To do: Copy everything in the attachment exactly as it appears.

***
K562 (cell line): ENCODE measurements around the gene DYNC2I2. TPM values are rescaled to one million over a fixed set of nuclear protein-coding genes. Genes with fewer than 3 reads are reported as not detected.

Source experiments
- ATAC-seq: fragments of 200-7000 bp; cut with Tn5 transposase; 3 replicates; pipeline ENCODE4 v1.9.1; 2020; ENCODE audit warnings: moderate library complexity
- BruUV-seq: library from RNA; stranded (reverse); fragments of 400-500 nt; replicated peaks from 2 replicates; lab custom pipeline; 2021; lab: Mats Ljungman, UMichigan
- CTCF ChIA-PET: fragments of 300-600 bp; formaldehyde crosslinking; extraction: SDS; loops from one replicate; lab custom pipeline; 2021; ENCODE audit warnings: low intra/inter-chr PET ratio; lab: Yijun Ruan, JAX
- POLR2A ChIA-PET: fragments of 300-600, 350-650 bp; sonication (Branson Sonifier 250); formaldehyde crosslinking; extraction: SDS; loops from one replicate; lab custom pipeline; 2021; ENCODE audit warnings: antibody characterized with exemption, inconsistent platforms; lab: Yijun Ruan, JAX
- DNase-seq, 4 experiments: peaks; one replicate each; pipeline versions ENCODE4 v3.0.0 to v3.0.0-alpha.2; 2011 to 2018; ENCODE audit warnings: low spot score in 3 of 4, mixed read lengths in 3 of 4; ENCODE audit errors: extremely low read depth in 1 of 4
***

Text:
K562 (cell line): ENCODE measurements around the gene DYNC2I2. TPM values are rescaled to one million over a fixed set of nuclear protein-coding genes. Genes with fewer than 3 reads are reported as not detected.

Source experiments
- ATAC-seq: fragments of 200-7000 bp; cut with Tn5 transposase; 3 replicates; pipeline ENCODE4 v1.9.1; 2020; ENCODE audit warnings: moderate library complexity
- BruUV-seq: library from RNA; stranded (reverse); fragments of 400-500 nt; replicated peaks from 2 replicates; lab custom pipeline; 2021; lab: Mats Ljungman, UMichigan
- CTCF ChIA-PET: fragments of 300-600 bp; formaldehyde crosslinking; extraction: SDS; loops from one replicate; lab custom pipeline; 2021; ENCODE audit warnings: low intra/inter-chr PET ratio; lab: Yijun Ruan, JAX
- POLR2A ChIA-PET: fragments of 300-600, 350-650 bp; sonication (Branson Sonifier 250); formaldehyde crosslinking; extraction: SDS; loops from one replicate; lab custom pipeline; 2021; ENCODE audit warnings: antibody characterized with exemption, inconsistent platforms; lab: Yijun Ruan, JAX
- DNase-seq, 4 experiments: peaks; one replicate each; pipeline versions ENCODE4 v3.0.0 to v3.0.0-alpha.2; 2011 to 2018; ENCODE audit warnings: low spot score in 3 of 4, mixed read lengths in 3 of 4; ENCODE audit errors: extremely low read depth in 1 of 4